CFRP Leaf Springs for Railcars
No, this is not a concept vehicle. Rather, it is the efWING railcar truck with a leaf spring arrangement engineered with a carbon fiber reinforced plastic that was developed by Toho Tenax (tohotenax.com), part of the Teijin Group’s carbon fiber and composites business, for Kawasaki Heavy Industries, which makes railcars. Ordinarily, railcar trucks use steel side frames and independent coil springs. In the efWING approach, there is a weight reduction of approximately 1,980 lb. per railcar, which results in fuel efficiency for and reduced emissions from the locomotive. While Kawasaki has been using this leaf spring for a few years, the two companies are now working toward developing a totally integrated system—from the carbon fiber yarn all the way to the finished leaf springs—so that they will be able to mass-produce the components.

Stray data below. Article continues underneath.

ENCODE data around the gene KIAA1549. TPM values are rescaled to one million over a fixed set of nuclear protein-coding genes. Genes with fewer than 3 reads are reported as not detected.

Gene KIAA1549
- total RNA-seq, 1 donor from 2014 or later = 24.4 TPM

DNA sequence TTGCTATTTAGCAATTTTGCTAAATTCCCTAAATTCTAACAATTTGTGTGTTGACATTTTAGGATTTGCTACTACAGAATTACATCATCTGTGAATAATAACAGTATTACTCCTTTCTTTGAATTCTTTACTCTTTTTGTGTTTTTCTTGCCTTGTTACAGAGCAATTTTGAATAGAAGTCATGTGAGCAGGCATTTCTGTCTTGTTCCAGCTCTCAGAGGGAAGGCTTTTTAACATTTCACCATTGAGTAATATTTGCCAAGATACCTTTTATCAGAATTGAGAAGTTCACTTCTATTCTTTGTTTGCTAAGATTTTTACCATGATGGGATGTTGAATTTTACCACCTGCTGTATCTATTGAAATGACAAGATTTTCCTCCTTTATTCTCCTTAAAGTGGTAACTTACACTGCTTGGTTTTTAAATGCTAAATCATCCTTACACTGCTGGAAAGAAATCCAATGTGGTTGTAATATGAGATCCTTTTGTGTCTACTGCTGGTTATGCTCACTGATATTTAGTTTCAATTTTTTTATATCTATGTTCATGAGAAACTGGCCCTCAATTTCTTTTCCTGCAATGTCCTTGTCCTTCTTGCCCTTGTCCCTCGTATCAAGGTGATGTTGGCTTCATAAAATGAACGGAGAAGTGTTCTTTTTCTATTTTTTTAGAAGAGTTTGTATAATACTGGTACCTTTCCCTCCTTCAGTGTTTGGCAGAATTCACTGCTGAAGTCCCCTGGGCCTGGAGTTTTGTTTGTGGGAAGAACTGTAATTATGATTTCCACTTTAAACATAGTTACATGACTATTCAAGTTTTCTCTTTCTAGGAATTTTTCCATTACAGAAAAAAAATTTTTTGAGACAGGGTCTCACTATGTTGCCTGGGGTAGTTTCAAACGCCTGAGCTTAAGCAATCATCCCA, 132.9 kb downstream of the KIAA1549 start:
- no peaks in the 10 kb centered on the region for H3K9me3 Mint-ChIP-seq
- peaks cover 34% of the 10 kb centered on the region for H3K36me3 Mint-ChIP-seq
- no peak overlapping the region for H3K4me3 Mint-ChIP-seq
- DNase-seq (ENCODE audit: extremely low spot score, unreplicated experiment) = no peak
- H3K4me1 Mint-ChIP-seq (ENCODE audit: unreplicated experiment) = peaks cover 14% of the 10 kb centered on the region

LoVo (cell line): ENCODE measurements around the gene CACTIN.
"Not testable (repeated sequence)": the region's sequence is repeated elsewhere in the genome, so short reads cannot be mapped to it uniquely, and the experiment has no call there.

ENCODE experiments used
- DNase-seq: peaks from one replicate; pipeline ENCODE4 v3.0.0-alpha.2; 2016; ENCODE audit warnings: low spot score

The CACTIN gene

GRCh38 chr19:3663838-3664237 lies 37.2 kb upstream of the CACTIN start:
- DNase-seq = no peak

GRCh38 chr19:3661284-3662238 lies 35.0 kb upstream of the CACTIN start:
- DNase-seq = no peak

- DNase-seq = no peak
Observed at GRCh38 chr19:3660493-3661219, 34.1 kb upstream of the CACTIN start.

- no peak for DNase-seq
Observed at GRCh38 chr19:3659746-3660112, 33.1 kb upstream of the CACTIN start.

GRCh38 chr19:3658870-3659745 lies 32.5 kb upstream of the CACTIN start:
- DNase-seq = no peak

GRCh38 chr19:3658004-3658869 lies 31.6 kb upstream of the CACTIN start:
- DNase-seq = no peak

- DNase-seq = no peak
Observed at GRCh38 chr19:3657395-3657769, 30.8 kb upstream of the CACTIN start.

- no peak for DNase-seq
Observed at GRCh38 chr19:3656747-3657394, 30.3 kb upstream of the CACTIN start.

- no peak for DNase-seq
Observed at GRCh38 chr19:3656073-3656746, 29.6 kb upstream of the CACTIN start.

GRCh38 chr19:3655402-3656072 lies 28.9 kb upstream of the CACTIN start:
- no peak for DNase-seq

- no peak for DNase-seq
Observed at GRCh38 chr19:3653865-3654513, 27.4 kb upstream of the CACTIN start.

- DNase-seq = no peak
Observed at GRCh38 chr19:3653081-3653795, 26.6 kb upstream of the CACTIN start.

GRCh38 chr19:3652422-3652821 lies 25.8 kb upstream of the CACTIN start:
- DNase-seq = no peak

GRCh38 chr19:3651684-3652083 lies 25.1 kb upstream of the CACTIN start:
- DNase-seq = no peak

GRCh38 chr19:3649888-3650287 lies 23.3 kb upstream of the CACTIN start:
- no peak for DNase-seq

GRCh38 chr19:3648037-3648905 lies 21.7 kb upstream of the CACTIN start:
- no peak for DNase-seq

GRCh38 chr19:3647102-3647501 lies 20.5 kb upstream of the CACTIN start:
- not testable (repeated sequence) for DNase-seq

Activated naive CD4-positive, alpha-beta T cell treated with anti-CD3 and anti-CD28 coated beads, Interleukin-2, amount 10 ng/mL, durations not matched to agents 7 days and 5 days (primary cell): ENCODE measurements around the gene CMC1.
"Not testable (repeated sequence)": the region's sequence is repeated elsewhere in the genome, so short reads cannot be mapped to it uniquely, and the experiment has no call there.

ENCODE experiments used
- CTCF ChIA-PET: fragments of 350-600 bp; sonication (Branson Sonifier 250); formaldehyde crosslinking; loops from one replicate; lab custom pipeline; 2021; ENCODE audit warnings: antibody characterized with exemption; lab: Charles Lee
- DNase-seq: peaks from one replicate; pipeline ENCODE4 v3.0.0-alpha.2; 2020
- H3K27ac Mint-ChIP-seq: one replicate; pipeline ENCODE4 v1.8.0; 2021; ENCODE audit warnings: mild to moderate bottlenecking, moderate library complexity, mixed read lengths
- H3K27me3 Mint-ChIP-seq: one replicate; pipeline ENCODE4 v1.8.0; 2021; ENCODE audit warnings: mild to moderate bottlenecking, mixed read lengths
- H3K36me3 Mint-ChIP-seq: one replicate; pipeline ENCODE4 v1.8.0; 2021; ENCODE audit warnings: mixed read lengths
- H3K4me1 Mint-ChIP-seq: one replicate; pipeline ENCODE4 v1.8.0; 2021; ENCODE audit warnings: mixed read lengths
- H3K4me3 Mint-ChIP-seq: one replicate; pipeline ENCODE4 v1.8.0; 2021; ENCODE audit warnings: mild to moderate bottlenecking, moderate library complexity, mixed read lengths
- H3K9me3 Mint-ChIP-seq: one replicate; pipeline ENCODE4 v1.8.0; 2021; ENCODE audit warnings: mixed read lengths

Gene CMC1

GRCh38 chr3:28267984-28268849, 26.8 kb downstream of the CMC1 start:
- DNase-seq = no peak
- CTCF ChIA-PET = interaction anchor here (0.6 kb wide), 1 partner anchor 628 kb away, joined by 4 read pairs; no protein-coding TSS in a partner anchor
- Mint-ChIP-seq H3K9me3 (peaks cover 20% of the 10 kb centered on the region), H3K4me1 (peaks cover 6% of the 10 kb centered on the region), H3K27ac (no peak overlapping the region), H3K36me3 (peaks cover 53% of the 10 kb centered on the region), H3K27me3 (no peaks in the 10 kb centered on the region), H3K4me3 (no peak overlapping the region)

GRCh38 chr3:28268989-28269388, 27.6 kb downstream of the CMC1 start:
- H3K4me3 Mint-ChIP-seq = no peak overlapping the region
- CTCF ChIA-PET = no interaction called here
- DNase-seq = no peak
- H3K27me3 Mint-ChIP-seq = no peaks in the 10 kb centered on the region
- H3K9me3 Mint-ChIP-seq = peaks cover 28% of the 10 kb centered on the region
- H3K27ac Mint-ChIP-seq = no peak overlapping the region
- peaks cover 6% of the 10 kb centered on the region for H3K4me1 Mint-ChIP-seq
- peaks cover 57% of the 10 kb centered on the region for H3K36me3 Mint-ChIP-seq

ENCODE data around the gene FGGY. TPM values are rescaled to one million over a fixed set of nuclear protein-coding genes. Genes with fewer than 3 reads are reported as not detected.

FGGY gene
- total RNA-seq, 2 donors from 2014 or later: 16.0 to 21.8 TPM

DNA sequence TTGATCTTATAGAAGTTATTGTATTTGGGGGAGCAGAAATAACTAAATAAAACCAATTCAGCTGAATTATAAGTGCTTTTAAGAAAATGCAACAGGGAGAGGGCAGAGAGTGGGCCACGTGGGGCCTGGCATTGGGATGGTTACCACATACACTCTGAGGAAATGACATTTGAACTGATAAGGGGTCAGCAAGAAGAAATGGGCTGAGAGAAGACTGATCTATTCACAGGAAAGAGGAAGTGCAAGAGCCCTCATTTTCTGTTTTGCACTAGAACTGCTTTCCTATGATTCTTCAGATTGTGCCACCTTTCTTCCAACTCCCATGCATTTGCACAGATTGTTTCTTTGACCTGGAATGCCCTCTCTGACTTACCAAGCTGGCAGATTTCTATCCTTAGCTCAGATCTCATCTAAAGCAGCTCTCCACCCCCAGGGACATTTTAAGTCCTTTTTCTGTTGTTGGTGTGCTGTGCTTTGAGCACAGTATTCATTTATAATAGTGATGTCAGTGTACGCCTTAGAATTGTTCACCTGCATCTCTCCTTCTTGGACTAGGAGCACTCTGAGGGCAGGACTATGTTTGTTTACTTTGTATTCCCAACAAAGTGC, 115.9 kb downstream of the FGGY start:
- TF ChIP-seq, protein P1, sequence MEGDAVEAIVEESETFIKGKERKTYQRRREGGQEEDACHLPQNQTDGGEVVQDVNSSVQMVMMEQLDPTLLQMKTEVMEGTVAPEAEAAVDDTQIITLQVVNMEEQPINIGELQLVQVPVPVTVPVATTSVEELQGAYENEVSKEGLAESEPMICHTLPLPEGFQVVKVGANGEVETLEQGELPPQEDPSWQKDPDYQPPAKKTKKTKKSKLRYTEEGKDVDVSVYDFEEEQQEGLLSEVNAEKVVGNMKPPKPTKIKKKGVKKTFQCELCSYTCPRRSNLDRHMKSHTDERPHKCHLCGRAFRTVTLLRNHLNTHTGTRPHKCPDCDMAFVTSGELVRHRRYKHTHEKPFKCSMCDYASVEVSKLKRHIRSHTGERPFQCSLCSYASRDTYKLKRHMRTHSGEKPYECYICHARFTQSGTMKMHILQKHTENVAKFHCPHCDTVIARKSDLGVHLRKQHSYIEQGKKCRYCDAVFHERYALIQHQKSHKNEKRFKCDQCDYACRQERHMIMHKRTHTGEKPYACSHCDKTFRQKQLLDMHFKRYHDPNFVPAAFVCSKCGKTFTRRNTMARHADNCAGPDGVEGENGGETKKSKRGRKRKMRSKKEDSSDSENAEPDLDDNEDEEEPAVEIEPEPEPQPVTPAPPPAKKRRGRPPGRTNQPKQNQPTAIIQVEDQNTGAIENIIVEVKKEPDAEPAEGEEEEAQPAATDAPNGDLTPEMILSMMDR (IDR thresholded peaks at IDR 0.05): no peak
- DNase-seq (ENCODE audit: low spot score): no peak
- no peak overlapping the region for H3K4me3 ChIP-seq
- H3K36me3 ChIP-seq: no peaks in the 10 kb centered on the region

A look at the 7 Series Carbon Core.
Have economies of scale come to the production of automotive parts with carbon fiber materials?
On Easter morning in Moab, Utah, when the population of that exceedingly-hard-to-get-to town in one of the most beautiful settings on Earth has more than doubled, some people won’t be hunting for Easter eggs, but will be trying to get a good look at one of the vehicles six that Jeep has prepared for real-life, fast-feedback from the assembled at the annual Easter Jeep Safari.